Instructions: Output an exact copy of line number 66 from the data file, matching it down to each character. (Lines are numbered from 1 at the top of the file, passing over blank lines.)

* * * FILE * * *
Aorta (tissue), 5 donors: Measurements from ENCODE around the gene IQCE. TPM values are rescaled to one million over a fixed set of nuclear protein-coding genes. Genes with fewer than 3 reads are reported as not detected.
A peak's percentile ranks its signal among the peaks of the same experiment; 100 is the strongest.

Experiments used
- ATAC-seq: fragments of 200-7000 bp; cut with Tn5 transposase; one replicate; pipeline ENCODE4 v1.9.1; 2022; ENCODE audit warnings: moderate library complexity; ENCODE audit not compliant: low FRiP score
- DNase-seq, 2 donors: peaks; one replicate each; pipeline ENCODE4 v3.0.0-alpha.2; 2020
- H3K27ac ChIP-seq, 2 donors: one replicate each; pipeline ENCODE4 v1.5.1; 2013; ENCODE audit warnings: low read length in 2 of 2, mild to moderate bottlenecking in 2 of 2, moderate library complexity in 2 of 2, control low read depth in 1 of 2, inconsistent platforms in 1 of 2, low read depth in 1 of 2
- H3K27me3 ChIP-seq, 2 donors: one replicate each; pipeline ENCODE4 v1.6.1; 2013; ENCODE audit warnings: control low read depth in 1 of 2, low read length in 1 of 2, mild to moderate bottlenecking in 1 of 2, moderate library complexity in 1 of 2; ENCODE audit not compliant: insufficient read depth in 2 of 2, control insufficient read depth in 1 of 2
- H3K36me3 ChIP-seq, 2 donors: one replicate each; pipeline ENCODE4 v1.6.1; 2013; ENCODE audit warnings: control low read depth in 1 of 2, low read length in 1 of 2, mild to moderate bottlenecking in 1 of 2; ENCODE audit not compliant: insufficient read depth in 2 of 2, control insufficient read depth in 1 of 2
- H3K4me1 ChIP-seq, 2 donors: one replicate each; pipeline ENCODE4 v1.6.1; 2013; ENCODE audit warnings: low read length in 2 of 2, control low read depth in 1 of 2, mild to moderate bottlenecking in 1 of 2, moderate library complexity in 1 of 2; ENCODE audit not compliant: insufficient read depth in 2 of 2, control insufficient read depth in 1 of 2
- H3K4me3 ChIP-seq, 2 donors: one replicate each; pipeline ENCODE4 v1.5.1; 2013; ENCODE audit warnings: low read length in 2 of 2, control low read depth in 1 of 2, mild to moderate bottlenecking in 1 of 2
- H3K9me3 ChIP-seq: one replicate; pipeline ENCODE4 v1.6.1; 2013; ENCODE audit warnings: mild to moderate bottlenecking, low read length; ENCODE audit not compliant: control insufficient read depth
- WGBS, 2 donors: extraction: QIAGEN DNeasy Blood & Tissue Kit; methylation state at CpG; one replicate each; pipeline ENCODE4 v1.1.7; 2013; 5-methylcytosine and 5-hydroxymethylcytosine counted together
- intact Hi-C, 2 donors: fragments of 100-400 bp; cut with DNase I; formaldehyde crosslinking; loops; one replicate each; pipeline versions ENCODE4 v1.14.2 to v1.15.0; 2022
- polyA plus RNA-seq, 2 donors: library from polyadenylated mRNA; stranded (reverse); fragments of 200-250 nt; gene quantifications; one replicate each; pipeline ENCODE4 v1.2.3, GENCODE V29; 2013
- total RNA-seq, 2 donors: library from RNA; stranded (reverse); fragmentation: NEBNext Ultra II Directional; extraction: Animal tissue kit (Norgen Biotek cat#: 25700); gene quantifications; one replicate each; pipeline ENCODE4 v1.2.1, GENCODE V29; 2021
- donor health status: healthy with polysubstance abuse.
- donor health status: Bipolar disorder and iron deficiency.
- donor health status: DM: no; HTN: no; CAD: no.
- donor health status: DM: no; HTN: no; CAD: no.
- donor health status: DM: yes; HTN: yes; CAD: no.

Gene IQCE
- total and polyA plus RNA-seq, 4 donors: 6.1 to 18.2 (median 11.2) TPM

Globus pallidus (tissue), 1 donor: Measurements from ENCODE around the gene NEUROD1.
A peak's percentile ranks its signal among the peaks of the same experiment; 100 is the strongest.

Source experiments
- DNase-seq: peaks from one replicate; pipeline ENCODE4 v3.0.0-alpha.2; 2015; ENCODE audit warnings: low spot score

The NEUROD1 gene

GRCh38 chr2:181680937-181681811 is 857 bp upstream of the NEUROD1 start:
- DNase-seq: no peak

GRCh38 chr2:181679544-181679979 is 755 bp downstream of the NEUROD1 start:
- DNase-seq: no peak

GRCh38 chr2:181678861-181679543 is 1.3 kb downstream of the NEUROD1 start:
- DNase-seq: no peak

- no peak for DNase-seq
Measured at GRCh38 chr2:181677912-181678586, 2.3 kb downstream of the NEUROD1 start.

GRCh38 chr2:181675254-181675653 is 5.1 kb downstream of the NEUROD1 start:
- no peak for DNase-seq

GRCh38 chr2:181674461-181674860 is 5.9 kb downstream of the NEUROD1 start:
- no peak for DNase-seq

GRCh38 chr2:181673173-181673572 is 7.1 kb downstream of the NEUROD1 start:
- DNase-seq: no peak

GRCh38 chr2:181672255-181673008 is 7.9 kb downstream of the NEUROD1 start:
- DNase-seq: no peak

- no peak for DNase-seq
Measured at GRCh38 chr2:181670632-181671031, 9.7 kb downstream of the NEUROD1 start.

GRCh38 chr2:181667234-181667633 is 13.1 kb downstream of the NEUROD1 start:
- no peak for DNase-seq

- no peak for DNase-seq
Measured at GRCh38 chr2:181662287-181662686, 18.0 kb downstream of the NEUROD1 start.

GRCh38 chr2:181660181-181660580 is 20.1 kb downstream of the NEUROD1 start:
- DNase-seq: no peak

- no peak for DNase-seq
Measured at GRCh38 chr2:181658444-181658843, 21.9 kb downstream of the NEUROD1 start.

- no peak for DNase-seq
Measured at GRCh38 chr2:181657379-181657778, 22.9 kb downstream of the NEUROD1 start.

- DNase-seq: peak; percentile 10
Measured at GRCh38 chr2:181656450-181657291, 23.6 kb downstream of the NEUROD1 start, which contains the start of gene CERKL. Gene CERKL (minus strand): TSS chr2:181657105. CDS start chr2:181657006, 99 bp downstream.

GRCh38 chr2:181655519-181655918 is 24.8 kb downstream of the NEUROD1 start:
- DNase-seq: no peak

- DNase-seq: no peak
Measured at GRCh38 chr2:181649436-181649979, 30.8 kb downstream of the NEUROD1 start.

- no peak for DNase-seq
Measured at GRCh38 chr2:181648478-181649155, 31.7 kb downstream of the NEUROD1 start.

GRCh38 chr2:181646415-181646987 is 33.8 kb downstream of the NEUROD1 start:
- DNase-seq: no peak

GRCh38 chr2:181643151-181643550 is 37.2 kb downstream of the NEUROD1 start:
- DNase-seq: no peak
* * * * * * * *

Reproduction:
GRCh38 chr2:181643151-181643550 is 37.2 kb downstream of the NEUROD1 start: